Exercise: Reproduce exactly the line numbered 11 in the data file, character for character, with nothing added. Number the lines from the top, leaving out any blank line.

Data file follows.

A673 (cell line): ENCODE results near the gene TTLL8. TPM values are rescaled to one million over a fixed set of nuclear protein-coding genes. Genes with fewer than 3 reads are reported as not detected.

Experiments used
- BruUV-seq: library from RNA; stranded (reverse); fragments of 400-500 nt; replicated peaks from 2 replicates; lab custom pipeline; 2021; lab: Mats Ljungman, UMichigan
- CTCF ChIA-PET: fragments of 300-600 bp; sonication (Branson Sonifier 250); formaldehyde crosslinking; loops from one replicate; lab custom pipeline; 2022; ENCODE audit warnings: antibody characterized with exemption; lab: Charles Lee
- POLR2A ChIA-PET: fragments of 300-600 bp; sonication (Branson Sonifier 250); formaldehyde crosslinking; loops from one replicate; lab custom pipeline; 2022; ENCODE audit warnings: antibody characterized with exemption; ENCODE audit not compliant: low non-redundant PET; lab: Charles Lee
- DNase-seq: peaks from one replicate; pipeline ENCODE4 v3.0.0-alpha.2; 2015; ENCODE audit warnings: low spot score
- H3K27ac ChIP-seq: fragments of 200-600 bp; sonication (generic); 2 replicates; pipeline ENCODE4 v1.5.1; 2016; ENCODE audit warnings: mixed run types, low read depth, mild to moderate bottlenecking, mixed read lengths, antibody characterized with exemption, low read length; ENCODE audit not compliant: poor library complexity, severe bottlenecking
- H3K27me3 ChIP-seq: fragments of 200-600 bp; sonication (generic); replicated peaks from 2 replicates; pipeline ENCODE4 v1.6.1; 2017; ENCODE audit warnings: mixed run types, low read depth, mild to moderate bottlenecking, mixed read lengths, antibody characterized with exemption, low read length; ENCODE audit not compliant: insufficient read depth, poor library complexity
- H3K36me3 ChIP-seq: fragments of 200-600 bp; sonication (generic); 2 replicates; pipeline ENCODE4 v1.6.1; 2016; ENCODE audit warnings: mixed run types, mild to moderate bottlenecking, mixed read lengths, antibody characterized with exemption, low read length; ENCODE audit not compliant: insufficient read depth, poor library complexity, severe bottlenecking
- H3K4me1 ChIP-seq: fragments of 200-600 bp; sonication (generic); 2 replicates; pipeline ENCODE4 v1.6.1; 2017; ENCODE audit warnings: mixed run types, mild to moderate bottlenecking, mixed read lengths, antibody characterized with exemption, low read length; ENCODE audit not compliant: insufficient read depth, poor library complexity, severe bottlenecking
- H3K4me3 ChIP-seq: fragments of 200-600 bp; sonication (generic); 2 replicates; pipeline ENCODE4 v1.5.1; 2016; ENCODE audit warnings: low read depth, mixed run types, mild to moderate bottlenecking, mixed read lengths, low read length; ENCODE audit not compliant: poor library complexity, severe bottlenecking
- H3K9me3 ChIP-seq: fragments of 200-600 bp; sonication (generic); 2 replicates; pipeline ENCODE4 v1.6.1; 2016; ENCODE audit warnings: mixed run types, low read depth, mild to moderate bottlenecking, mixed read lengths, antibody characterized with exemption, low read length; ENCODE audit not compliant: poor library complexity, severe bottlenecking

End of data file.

- H3K4me3 ChIP-seq: fragments of 200-600 bp; sonication (generic); 2 replicates; pipeline ENCODE4 v1.5.1; 2016; ENCODE audit warnings: low read depth, mixed run types, mild to moderate bottlenecking, mixed read lengths, low read length; ENCODE audit not compliant: poor library complexity, severe bottlenecking